The financial services industry generally frowns upon market prognosticators. "Stay the course," they say. This is especially true in recent years since passive investments have outperformed active ones. Admittedly, peering into one's financial crystal ball and voicing an opinion can be a risky endeavor. Besides the obvious risk of being wrong, another risk is being labeled a perma-bull or perma-bear. In article after article that I read, the media loves to turn to its favorite go-to bulls and go-to bears for an appropriate quote. Unfortunately, few individuals are permitted to change their minds and even fewer do it well.

At Runnymede, we do a lot of research, and our view is dynamic, not fixed. Ultimately, our market outlook is reflected in the positioning of our clients' portfolios.

The Fed: Asleep at the Switch

Fed’s Williams foresees up to five rate hikes this year. Is he clueless?

Many of the economic departments of the regional Federal Reserve banks conduct outstanding research on the economy. At Runnymede, I rely on them heavily for my prognostication on the economy as well as the stock market. The pity is the bosses at the Fed must not read their own research. Is it possible that the Chicago Fed's National Activity Index (CFNAI) is not part of the "data" that the Central bank is so "dependent" upon? CFNAI has missed expectations 9 of last 11 months and has been below 0 (contraction) for 8 months last year. In November the index missed expectations once again, tumbling to its lowest reading since May.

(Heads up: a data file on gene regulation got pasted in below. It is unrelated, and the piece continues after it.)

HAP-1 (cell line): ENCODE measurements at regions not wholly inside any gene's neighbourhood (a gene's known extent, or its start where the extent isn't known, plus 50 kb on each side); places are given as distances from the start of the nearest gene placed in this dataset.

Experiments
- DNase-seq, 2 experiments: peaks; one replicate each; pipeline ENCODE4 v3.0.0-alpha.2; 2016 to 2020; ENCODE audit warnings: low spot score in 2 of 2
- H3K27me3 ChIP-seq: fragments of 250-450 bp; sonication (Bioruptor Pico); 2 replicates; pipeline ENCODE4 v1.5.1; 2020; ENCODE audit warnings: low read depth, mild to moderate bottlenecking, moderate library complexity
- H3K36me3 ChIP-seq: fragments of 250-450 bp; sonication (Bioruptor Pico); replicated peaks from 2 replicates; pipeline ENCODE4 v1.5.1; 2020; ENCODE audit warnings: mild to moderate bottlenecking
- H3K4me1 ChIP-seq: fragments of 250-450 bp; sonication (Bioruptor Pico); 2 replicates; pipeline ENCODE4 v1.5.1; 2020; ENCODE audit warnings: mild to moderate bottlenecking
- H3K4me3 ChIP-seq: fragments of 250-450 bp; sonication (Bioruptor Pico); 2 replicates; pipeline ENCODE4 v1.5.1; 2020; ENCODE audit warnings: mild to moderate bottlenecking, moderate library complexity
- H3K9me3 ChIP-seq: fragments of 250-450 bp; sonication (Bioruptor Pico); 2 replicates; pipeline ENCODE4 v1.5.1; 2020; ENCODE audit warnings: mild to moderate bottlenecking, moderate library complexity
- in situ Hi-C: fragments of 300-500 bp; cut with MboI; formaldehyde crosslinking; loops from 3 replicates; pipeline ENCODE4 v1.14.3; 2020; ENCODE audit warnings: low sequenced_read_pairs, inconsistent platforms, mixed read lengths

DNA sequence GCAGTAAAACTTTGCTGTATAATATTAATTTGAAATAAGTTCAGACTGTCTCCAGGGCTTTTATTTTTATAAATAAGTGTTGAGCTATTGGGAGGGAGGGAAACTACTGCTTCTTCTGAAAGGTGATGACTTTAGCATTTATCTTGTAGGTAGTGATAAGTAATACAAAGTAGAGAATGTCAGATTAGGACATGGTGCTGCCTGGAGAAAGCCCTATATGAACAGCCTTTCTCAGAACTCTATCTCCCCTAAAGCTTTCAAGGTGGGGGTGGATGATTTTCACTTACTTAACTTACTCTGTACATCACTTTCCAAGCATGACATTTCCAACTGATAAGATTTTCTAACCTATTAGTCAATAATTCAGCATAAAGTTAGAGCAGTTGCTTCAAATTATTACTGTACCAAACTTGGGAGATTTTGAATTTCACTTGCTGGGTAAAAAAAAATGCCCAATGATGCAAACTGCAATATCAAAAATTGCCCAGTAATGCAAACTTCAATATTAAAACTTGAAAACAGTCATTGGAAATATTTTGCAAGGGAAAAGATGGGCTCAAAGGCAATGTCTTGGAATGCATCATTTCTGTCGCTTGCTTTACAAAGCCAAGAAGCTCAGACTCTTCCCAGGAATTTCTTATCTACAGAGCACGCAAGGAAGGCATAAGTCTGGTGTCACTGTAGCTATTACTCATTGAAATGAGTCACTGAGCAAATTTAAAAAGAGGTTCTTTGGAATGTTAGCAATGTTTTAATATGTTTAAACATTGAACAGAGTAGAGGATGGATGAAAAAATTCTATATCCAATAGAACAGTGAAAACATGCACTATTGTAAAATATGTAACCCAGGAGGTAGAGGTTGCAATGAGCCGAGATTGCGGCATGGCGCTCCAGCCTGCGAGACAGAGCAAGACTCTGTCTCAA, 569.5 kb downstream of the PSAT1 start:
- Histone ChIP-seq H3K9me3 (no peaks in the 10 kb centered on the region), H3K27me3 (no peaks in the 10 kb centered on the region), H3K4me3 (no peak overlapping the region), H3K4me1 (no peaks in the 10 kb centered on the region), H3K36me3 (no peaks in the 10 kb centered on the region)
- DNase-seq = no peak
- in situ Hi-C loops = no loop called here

Will Kamikaze Kuroda crash the global financial markets?